In other words: it does not only appear impractical to apply several data protection requirements to private individuals, it can also be excessively burdensome.
During the legislative process, the Council of the European Union appeared inclined to endorse the expansion of the scope of the personal use exemption. Most notably, the Council proposed to strike the word “exclusively” from the text, thereby encouraging a much broader interpretation.
The European Parliament, however, seemed intent on keeping the scope of the exemption narrow. In the end, a compromise was struck: according to article 2(2) GDPR, the personal use exemption still only applies to the process of personal data “by a natural person in the course of a purely personal or household activity”. The language of the personal use exemption itself thus remained identical to the text of Directive 95/46.
The corresponding recital, however, was modified significantly. Recital (18) indicates that the GDPR should not apply to “social networking and online activity” undertaken within the context of a personal or household activity “with no connection to a professional or commercial activity”. As a result, it could be argued that the scope of the personal use exemption has been expanded ever-so-slightly after all.
A missed opportunity?
It is unfortunate that the EU legislature was unable to further modernise and clarify the scope of the personal use exemption.
In my view, the personal use exemption should apply to all activities which may reasonably be construed as taking place in the course of an individual’s private or family life, which includes the development of one’s personal identity and the cultivation of relationships with others.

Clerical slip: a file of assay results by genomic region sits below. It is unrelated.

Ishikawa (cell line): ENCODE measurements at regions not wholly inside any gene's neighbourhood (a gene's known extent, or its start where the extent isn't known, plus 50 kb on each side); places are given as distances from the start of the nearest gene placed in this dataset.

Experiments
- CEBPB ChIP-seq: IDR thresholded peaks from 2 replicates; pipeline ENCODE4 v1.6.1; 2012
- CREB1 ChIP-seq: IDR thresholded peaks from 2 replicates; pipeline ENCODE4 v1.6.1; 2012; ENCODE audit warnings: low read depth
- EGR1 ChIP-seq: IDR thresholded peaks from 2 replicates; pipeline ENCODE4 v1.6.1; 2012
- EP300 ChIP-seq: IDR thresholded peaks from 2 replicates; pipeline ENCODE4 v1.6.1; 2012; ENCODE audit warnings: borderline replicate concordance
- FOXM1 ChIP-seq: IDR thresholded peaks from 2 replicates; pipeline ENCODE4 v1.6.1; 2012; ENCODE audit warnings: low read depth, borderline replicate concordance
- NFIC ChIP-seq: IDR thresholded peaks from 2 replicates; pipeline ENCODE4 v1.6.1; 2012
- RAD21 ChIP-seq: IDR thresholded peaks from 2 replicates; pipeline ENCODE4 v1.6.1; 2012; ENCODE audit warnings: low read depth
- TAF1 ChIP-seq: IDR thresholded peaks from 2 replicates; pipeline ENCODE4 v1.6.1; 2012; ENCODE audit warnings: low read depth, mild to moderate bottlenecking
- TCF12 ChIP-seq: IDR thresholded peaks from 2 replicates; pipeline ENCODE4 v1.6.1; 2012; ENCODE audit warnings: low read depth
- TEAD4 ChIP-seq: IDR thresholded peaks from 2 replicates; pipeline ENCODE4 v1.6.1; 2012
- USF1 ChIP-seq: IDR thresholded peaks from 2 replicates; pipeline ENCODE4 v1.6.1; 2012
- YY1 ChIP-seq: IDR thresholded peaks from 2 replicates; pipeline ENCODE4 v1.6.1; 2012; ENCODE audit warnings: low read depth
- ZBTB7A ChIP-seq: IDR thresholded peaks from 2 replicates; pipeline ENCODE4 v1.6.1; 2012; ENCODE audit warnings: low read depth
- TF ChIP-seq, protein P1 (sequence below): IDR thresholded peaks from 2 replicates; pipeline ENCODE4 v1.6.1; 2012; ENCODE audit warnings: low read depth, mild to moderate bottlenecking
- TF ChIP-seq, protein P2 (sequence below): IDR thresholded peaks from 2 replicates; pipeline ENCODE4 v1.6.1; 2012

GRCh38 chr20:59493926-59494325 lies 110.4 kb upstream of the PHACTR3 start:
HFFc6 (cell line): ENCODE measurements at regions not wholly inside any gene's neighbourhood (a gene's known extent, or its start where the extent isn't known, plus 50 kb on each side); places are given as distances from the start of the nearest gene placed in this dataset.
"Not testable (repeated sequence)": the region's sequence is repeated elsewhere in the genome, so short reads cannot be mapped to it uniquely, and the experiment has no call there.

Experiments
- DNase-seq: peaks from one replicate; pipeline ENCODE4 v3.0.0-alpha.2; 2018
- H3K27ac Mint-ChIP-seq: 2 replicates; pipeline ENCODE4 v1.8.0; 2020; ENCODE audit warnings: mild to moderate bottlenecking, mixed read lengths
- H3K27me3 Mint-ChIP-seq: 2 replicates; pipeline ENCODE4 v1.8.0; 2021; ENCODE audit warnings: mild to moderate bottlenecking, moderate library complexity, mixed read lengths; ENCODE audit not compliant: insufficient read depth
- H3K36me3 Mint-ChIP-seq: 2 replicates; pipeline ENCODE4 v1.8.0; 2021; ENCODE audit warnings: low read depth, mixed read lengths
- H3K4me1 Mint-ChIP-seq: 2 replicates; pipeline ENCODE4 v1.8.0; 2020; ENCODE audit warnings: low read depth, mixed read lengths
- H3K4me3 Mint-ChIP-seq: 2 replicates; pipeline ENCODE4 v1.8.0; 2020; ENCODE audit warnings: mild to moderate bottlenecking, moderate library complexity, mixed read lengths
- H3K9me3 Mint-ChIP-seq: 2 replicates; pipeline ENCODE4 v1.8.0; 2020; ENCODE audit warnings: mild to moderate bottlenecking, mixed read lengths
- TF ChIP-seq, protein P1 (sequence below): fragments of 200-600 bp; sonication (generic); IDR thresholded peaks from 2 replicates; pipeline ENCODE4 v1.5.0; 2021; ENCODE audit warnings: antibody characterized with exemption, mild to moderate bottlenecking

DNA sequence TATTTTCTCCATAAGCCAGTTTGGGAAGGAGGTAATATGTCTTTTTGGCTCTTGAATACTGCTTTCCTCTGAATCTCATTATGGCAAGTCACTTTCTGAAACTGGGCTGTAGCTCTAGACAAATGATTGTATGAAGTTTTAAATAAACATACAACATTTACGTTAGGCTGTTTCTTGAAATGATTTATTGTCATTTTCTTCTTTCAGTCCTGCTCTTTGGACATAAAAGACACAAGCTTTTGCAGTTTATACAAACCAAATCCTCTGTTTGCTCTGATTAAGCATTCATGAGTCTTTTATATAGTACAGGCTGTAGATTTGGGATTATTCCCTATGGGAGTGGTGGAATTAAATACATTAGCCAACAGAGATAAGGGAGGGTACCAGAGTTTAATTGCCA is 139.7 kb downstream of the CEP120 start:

In addition, an individual should not be excluded from the personal use exemption purely on the basis of the number of recipients involved. Only when interference with the privacy interests of others clearly transcends the boundaries of ordinary social interaction and everyday ICT use (e.g., due to the scale or frequency of the processing, combined with the recipients and nature of the data), might it be proportionate to bring the activities of private individuals within the scope of data protection law.
It remains to be seen whether the Court of Justice will soften its earlier stance and give the personal use exemption a broader interpretation under the GDPR. Given that the language of the exemption itself has not changed, the precedential value of both Lindqvist and Ryneš in principle remains intact. Nevertheless, the subtle hint dropped by the EU legislature in recital (18) might be enough to stimulate a more progressive and balanced approach.
Brendan Van Alsenoy is a legal researcher at CiTiP, KU Leuven – iMinds. His research focuses on data protection, privacy, intermediary liability, and trust services.
This post was previously posted on the CiTiP blog at KU Leuven and on the Information Law and Policy Centre Blog. It is based on a draft paper included in the CiTiP Working Paper Series. You can follow the CiTiP on Twitter here.